Communication within the nervous system is mediated by Ca2+-triggered fusion of synaptic vesicles with the presynaptic plasma membrane. Genetic and biochemical evidence indicates that synaptotagmin I may function as a Ca2+ sensor in neuronal exocytosis because it can bind Ca2+ and penetrate into lipid bilayers1,2,3,4. Chronic depolarization or seizure activity results in the upregulation of a distinct and unusual isoform of the synaptotagmin family, synaptotagmin IV (ref. 5). We have identified a Drosophila homologue of synaptotagmin IV that is enriched on synaptic vesicles and contains an evolutionarily conserved substitution of aspartate to serine that abolishes its ability to bind membranes in response to Ca2+ influx. Synaptotagmin IV forms hetero-oligomers with synaptotagmin I, resulting in synaptotagmin clusters that cannot effectively penetrate lipid bilayers and are less efficient at coupling Ca2+ to secretion in vivo : upregulation of synaptotagmin IV, but not synaptotagmin I, decreases evoked neurotransmission. These findings indicate that modulating theexpression of synaptotagmins with different Ca2+-binding affinities can lead to heteromultimers that can regulate the efficiency of excitation–secretion coupling in vivo and represent a new molecular mechanism for synaptic plasticity.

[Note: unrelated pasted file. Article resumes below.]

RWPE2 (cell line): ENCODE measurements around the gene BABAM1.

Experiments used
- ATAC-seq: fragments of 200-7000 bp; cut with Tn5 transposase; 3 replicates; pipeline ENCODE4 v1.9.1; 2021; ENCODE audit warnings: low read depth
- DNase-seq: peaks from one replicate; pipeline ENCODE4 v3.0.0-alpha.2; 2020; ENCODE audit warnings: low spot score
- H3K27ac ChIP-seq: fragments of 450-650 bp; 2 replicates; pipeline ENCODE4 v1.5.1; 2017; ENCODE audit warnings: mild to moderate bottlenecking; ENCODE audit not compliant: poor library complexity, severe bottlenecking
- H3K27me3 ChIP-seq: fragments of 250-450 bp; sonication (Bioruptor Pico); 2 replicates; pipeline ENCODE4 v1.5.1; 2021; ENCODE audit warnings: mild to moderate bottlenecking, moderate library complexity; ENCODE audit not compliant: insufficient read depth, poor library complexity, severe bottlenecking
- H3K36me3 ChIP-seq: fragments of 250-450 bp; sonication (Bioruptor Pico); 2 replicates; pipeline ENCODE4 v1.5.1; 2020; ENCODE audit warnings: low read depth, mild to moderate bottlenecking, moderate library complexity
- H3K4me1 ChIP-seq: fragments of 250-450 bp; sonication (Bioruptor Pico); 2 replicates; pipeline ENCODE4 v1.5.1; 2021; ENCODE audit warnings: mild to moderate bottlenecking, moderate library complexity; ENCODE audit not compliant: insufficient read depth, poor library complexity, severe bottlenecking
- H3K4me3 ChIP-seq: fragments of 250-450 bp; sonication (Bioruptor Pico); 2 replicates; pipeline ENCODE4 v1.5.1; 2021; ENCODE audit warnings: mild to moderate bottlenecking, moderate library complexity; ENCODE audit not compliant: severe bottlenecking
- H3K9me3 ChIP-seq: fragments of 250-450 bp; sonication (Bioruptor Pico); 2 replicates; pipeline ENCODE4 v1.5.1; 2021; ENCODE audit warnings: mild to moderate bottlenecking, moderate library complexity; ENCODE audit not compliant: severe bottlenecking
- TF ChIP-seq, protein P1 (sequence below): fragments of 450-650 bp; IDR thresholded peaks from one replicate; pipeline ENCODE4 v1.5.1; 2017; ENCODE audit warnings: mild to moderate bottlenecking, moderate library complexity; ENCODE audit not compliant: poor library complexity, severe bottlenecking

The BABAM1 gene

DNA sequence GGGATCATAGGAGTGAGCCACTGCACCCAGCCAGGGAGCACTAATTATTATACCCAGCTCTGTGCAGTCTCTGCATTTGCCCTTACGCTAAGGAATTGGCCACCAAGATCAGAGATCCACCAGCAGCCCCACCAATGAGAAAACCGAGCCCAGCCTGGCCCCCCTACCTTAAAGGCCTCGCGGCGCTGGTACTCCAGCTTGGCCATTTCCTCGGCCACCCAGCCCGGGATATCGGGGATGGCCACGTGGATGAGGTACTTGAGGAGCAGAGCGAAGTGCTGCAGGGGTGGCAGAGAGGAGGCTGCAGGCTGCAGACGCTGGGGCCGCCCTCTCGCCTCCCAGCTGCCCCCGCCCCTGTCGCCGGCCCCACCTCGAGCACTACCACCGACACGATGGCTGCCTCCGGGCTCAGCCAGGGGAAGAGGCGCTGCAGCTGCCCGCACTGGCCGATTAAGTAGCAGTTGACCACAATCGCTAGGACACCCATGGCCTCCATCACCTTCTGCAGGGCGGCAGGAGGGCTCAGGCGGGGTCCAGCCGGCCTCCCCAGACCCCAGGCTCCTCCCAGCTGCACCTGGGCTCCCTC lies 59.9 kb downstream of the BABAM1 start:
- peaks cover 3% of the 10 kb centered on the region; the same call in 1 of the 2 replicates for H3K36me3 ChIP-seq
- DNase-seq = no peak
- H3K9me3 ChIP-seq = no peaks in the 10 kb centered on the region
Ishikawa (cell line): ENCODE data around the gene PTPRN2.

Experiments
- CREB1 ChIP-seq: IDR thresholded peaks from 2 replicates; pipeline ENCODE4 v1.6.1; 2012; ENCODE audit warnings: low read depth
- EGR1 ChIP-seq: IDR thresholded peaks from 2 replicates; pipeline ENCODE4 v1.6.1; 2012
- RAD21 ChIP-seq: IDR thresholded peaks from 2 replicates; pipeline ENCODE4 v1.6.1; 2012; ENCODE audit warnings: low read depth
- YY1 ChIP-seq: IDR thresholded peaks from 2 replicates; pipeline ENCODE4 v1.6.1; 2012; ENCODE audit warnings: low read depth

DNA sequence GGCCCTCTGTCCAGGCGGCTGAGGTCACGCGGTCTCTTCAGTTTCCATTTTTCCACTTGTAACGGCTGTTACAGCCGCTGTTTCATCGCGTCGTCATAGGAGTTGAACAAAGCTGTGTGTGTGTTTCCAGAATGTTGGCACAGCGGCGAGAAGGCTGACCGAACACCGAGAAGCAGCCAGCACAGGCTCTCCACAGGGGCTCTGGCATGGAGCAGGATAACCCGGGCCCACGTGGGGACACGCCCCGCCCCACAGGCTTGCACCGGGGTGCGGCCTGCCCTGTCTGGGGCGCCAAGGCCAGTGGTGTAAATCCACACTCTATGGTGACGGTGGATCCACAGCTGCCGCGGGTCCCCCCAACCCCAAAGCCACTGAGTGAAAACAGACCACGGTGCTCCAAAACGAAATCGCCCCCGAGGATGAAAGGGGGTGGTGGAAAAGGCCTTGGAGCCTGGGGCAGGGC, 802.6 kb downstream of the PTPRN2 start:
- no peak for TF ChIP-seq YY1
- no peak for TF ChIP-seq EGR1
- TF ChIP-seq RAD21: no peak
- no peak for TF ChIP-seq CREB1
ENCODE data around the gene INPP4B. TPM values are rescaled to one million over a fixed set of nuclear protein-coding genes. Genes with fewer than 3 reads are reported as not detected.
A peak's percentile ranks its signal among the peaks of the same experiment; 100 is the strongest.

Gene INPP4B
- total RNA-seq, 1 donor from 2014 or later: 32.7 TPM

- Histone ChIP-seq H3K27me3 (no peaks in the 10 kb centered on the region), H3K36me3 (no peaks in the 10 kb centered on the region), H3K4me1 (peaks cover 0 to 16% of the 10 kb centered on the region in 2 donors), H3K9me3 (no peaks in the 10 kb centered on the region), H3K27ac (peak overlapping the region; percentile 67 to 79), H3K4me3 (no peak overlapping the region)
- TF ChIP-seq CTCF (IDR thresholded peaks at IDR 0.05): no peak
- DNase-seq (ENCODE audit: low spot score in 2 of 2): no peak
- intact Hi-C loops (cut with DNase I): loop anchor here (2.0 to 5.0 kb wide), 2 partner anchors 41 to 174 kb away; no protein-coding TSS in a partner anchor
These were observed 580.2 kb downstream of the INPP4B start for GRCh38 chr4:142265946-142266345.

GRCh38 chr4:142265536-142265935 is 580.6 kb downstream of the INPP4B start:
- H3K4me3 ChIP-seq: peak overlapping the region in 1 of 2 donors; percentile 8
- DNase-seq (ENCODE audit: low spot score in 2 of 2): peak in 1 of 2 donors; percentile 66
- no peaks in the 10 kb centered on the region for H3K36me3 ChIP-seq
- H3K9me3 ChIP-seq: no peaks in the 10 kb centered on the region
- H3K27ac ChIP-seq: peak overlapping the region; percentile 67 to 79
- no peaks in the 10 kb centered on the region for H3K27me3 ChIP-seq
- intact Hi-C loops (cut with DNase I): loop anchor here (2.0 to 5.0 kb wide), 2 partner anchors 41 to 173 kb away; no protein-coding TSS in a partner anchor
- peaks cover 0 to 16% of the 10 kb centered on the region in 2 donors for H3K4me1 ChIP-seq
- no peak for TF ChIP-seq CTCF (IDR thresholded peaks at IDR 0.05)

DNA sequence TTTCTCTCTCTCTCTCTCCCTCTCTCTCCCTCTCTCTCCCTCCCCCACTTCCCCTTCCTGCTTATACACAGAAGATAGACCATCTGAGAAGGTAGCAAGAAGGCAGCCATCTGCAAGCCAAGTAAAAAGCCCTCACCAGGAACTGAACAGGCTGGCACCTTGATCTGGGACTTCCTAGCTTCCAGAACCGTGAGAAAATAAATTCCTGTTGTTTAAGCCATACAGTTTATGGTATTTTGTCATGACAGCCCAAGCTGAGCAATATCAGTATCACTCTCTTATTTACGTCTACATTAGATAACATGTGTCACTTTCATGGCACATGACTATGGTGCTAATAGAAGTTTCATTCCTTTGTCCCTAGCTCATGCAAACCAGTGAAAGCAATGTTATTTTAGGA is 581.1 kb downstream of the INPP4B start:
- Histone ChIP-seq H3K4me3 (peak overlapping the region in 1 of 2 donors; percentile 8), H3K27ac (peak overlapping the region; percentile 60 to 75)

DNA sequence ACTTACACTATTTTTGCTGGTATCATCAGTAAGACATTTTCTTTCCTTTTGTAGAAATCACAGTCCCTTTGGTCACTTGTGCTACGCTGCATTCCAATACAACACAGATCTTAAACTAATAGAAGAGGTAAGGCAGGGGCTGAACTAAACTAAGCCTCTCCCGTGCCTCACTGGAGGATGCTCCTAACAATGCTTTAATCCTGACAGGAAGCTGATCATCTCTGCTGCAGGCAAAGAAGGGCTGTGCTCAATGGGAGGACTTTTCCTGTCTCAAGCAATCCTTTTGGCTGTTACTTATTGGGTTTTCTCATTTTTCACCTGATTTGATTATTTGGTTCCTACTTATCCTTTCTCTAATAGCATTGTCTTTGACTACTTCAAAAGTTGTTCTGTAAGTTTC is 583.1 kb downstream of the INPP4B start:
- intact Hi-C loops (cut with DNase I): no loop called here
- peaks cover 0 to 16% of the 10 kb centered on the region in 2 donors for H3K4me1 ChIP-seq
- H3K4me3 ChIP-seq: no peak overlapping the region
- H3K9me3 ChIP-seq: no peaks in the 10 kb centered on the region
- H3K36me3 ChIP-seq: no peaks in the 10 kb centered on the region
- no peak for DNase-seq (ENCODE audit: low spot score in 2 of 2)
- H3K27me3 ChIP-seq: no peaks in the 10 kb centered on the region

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We thank R. Kelly, S. Benzer, L. Brodin, C. Goodman, W. Caterall, H. Jackle and R.Jahn for antibodies and reagents, and J. Pendleton for help with sequencing. This work was supported by grants from the NIH and the Howard Hughes Medical Institute. T.L.S. is a Jane Coffin Childs postdoctoral fellow. J.T.L. is a Merck fellow of the Helen Hay Whitney Foundation.
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Littleton, J., Serano, T., Rubin, G. et al. Synaptic function modulated by changes in the ratio of synaptotagmin I and IV. Nature 400, 757–760 (1999). https://doi.org/10.1038/23462
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